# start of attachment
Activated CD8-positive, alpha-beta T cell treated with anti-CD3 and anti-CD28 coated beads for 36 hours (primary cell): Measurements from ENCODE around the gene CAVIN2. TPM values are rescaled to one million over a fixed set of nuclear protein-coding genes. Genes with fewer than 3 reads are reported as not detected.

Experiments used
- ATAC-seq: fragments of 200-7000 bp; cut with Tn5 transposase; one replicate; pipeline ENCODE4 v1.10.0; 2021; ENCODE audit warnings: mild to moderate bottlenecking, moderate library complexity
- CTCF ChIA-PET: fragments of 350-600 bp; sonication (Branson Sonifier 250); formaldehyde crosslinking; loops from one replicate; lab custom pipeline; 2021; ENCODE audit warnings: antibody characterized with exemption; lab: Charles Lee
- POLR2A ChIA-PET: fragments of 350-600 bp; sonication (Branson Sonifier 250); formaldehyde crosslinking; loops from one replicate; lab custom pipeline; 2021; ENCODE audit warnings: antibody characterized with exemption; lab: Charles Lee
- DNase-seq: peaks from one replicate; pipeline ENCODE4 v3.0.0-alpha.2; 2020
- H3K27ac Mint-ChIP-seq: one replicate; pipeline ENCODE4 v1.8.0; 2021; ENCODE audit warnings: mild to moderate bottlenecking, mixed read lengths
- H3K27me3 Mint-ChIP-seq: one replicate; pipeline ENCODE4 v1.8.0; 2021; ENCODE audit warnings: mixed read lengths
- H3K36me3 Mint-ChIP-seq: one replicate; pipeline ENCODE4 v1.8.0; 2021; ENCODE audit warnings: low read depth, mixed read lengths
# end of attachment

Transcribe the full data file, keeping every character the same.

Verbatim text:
Activated CD8-positive, alpha-beta T cell treated with anti-CD3 and anti-CD28 coated beads for 36 hours (primary cell): Measurements from ENCODE around the gene CAVIN2. TPM values are rescaled to one million over a fixed set of nuclear protein-coding genes. Genes with fewer than 3 reads are reported as not detected.

Experiments used
- ATAC-seq: fragments of 200-7000 bp; cut with Tn5 transposase; one replicate; pipeline ENCODE4 v1.10.0; 2021; ENCODE audit warnings: mild to moderate bottlenecking, moderate library complexity
- CTCF ChIA-PET: fragments of 350-600 bp; sonication (Branson Sonifier 250); formaldehyde crosslinking; loops from one replicate; lab custom pipeline; 2021; ENCODE audit warnings: antibody characterized with exemption; lab: Charles Lee
- POLR2A ChIA-PET: fragments of 350-600 bp; sonication (Branson Sonifier 250); formaldehyde crosslinking; loops from one replicate; lab custom pipeline; 2021; ENCODE audit warnings: antibody characterized with exemption; lab: Charles Lee
- DNase-seq: peaks from one replicate; pipeline ENCODE4 v3.0.0-alpha.2; 2020
- H3K27ac Mint-ChIP-seq: one replicate; pipeline ENCODE4 v1.8.0; 2021; ENCODE audit warnings: mild to moderate bottlenecking, mixed read lengths
- H3K27me3 Mint-ChIP-seq: one replicate; pipeline ENCODE4 v1.8.0; 2021; ENCODE audit warnings: mixed read lengths
- H3K36me3 Mint-ChIP-seq: one replicate; pipeline ENCODE4 v1.8.0; 2021; ENCODE audit warnings: low read depth, mixed read lengths